Author Topic: buying a house , head spinning, energy efficiency - where do I start?  (Read 1353 times)

MidWestLove

  • Bristles
  • ***
  • Posts: 317
as planned , we are now seriously looking at houses for purchase and preparing to make an offer , so something that was 'well, we would do it in the future' become real . Now I would like to ask help from Mustachians on their thoughts and recommendations on any of the below (or anything else people would like to do). While this is not the first house purchase, it is still first one in the last 15 years and there is desire to do up front work before we move in vs while living (as we have done it last time while my DW was pregnant with our first, in a middle of storm of other family events)

background - circa 1990 house in west suburbs of Chicago, original owner, little modifications, 10 year old appliances (gas forced heat, 10 year old AC system, hot water tank)

Questions
- good books to read, review, reference while looking for things that make sense in energy efficiency?
- things to look at during inspection beyond the obvious (age of appliances, windows, etc). not sure how much research on insulation existing in place we can do without punching holes in the walls/asking sellers if they know what builders did/didn't insulate.
- if anyone else is in Illinois and have done a project that included solar and/or battery, you comments are especially welcomed.
- what does/doesn't make sense in 2016 from purely financial point (i.e. batteries, solar, etc.)
- what should be considered longer term while there is still a chance to open walls/change design without having moved in first ?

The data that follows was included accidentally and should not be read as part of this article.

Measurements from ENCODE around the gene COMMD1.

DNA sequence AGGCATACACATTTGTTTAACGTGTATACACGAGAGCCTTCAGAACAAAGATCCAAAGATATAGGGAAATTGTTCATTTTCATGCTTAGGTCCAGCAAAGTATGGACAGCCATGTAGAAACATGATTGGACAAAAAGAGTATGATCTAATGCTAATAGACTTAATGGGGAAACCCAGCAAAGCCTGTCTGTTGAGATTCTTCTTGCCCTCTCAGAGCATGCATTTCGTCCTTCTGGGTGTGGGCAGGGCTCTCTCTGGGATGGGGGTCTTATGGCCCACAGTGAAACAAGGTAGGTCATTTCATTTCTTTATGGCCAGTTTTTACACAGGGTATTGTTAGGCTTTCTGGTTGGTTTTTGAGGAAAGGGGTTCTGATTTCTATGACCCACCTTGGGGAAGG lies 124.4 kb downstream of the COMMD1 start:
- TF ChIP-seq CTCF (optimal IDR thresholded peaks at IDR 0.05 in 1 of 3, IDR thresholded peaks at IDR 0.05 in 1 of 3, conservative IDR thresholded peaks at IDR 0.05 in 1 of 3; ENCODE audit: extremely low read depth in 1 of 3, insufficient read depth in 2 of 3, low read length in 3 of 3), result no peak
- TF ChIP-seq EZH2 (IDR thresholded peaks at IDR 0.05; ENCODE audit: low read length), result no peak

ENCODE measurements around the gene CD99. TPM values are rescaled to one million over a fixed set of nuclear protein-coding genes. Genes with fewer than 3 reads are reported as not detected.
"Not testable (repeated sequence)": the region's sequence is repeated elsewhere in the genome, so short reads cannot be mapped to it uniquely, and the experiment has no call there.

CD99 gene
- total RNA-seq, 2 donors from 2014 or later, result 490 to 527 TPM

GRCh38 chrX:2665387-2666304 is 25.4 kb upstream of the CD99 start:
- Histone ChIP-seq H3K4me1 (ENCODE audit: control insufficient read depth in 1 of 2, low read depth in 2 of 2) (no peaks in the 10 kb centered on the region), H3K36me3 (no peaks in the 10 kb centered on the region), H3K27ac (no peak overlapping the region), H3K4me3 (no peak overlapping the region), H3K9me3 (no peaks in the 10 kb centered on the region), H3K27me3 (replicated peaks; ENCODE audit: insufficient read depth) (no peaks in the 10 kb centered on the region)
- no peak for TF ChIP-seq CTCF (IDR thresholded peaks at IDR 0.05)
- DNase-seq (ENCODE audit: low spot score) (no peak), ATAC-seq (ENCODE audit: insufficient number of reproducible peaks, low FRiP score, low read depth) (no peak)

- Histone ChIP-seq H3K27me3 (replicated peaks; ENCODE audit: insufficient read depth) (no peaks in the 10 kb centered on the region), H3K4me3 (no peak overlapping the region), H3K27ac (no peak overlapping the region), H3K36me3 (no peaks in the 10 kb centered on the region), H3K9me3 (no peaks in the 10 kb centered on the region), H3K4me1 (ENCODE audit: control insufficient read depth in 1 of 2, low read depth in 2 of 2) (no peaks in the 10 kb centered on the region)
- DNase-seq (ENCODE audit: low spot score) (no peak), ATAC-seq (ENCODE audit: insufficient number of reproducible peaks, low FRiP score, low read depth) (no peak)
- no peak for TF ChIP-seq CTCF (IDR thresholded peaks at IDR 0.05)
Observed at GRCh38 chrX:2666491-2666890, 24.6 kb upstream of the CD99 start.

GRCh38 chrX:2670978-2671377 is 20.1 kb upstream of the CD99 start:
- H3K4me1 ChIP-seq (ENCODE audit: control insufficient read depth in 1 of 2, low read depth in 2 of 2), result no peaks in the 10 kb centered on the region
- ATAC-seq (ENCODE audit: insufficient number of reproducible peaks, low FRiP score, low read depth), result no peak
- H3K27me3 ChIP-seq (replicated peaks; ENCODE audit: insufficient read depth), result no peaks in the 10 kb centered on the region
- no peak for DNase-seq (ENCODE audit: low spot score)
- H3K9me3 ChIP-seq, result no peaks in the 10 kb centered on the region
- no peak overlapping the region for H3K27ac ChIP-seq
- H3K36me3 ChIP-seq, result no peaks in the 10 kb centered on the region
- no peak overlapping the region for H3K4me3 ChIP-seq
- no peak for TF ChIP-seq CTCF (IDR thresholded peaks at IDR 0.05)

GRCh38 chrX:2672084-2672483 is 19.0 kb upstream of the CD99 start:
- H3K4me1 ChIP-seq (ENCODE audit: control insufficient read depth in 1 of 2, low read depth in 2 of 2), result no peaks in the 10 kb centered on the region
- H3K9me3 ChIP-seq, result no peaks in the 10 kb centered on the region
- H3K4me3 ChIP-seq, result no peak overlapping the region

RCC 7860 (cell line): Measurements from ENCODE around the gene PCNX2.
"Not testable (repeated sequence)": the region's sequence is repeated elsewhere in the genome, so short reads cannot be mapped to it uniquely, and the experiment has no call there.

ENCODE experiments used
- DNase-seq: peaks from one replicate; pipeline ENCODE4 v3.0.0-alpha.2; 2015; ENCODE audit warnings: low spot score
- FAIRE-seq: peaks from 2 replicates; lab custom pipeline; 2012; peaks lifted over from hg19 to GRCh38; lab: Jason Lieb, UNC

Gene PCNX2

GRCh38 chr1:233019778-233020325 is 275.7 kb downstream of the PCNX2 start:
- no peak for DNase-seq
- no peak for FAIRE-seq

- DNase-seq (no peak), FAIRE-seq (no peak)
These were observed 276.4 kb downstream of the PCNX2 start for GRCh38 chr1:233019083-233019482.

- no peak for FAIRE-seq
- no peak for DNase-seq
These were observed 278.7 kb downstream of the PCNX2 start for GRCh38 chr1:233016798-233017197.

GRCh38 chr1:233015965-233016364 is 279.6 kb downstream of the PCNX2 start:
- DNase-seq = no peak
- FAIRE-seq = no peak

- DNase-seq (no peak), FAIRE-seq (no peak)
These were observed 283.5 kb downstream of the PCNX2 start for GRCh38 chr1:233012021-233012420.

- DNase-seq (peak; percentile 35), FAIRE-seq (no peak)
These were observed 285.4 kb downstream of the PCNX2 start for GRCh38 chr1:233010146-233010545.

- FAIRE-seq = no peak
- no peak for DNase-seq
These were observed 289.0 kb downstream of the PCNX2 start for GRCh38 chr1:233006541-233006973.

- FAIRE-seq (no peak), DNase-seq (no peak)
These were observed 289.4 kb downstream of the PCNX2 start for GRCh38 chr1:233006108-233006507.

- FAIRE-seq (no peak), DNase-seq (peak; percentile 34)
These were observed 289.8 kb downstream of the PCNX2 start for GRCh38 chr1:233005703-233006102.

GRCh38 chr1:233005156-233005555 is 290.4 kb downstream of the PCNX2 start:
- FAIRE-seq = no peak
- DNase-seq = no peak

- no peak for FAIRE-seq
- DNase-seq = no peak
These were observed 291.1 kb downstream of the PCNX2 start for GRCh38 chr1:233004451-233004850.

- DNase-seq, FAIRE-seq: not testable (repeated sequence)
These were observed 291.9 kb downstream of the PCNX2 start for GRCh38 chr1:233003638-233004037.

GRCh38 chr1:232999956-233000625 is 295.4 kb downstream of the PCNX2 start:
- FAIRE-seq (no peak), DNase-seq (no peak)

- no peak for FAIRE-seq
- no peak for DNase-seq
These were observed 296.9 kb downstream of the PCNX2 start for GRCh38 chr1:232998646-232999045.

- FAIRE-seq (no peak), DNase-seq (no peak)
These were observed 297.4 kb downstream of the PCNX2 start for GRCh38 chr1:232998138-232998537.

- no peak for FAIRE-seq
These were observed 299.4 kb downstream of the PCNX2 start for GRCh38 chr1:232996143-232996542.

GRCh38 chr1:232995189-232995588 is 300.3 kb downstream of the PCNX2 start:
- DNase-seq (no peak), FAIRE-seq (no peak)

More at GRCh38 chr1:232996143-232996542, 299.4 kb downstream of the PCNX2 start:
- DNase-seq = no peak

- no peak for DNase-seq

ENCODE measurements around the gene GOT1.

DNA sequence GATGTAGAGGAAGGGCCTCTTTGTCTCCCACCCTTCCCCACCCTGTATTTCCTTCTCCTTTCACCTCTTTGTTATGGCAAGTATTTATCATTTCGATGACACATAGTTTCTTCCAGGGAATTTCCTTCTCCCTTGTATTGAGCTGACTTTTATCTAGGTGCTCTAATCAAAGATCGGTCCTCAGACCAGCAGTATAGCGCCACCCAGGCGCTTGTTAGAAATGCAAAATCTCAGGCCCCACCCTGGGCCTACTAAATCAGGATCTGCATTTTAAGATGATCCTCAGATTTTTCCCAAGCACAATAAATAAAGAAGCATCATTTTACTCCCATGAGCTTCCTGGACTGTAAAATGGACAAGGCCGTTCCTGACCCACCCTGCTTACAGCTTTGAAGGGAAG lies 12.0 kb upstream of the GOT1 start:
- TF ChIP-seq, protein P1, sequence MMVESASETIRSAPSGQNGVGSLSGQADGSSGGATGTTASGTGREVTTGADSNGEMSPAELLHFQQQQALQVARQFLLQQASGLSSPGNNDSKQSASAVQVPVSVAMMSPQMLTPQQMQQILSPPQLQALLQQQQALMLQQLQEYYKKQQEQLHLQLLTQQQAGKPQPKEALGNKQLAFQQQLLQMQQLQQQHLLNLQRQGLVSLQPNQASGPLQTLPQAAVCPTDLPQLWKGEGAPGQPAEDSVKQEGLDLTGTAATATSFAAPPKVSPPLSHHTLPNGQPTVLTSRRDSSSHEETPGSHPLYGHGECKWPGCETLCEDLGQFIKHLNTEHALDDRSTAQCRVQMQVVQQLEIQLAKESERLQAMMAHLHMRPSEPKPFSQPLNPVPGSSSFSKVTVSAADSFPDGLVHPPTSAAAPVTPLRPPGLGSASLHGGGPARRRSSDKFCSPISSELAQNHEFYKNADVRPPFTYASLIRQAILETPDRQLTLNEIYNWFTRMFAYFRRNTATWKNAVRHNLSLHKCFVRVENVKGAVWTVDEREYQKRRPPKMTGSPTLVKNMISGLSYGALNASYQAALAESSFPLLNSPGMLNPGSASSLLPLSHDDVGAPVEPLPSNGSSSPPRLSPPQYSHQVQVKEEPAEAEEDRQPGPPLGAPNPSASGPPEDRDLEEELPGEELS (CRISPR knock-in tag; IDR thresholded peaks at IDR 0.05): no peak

I read anything I can find at this point, looking at the earlier threads here talking about importance of insulation (attic , walls, basement) , 'blower tests' to detect leaks, any other biggies?

Separately,  I will probably open a thread regarding wiring existing house for networking/Ethernet. Since I make my living as consultant in area of data management (data architecture, data/db development, etc), I would be bringing a lot of devices with me and would like/'need' to wire the house appropriately.

Thank you for your help!


and if moderators feel this belongs more in DYU vs Ask a Mustachian, please feel free to move it

Systems101

  • Stubble
  • **
  • Posts: 159
Read this (the entire menu on the left):
http://energy.gov/energysaver/home-energy-audits
...it helps a lot with sealing a home, things to look at, etc.

In addition (not sure it's covered there), changes will make sense with very old refrigerators, but 10 years is recent enough not to be a bit gap in performance and thus financially would likely not return.  Basically after 2000 is where the cutoff is: https://www.energystar.gov/index.cfm?c=recycle.pr_refrigerator_rep

RetiredAt63

  • Senior Mustachian
  • ********
  • Posts: 11433
  • Location: Eastern Ontario, Canada
And the new appliances with electronic components/motherboards are headaches - keep the non-electronic ones going as long as possible.

Choices

  • Pencil Stache
  • ****
  • Posts: 516
    • ChooseBetterLife
Check with your utility company. In Phoenix, they subsidize a home energy audit that checks leaks, insulation, windows, A/C, and much, much more. It was awesome, and 80% covered by our power company.

They basically said that windows are almost never a good investment because they're such a small % of wall area. It's more cost effective to add insulation to the walls (if possible) and caulk the windows than to replace the windows.


laughing_paddler

  • 5 O'Clock Shadow
  • *
  • Posts: 79
  • Age: 37
  • Location: MN
I always found this page and diagram to be helpful when discussing home energy conservation with the public. (I am an environmental educator wiring at a center that discusses sustainability).

http://www.mnpower.com/powerofonehome